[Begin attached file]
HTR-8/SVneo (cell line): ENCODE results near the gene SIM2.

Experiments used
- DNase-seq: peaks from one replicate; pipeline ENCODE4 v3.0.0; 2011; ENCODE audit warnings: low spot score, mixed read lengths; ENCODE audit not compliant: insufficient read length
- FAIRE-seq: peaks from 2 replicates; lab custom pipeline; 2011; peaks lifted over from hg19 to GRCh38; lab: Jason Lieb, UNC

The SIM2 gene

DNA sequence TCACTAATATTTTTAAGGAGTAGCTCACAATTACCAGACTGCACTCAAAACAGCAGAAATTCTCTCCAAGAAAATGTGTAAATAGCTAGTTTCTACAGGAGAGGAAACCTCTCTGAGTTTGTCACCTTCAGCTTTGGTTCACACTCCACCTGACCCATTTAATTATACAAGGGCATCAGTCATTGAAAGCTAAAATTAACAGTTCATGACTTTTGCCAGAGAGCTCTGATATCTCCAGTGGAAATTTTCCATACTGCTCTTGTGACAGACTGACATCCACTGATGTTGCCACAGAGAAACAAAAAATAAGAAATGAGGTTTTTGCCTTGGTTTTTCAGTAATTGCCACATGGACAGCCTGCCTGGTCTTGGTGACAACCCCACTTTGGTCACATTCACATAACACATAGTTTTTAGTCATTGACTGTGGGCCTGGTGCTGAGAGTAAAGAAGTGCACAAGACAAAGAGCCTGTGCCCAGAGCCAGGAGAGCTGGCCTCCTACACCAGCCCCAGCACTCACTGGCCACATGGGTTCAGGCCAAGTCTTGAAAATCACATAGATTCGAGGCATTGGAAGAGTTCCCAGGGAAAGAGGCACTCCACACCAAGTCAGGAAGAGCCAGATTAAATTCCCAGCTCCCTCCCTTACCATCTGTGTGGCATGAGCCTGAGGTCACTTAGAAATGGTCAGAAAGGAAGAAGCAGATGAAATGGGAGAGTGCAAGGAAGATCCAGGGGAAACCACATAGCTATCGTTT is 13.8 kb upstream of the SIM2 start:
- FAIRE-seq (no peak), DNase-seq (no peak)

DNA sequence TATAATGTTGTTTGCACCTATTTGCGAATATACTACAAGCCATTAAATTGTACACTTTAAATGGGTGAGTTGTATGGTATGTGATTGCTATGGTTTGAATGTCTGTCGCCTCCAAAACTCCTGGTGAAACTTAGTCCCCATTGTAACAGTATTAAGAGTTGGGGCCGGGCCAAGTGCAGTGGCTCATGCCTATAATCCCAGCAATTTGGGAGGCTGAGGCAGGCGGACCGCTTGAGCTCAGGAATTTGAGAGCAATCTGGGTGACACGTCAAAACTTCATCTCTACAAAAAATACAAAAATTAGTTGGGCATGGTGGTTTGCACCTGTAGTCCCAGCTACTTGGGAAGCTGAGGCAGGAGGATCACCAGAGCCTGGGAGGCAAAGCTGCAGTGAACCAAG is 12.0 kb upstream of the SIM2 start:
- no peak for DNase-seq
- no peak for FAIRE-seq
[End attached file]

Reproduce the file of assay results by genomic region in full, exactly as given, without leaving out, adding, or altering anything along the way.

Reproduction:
HTR-8/SVneo (cell line): ENCODE results near the gene SIM2.

Experiments used
- DNase-seq: peaks from one replicate; pipeline ENCODE4 v3.0.0; 2011; ENCODE audit warnings: low spot score, mixed read lengths; ENCODE audit not compliant: insufficient read length
- FAIRE-seq: peaks from 2 replicates; lab custom pipeline; 2011; peaks lifted over from hg19 to GRCh38; lab: Jason Lieb, UNC

The SIM2 gene

DNA sequence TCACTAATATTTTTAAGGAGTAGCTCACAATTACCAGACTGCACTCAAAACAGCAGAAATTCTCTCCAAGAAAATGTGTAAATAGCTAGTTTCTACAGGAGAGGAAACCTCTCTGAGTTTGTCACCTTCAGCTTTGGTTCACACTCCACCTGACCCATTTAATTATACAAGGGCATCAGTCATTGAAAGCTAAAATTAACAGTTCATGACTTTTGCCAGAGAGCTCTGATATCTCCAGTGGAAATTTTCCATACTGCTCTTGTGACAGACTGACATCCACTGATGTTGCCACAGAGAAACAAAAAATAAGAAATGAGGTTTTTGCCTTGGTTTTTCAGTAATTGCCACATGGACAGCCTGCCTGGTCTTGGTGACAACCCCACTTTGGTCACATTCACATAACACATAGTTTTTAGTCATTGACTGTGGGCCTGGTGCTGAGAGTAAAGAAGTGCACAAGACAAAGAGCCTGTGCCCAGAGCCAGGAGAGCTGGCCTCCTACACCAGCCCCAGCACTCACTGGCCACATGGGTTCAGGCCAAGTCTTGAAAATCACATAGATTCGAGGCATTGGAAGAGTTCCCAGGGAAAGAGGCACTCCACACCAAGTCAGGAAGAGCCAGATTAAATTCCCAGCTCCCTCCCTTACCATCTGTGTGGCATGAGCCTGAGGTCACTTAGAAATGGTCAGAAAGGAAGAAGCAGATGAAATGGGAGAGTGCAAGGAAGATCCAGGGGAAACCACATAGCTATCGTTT is 13.8 kb upstream of the SIM2 start:
- FAIRE-seq (no peak), DNase-seq (no peak)

DNA sequence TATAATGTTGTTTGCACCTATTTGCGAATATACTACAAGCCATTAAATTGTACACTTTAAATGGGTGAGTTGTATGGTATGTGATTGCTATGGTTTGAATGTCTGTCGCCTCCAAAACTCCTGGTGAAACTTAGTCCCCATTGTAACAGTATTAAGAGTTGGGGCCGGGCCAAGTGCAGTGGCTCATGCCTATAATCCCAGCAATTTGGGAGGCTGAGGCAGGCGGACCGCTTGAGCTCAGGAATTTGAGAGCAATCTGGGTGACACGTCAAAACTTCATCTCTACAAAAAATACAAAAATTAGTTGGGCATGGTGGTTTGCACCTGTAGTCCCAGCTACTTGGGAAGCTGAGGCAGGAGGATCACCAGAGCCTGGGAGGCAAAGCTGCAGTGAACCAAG is 12.0 kb upstream of the SIM2 start:
- no peak for DNase-seq
- no peak for FAIRE-seq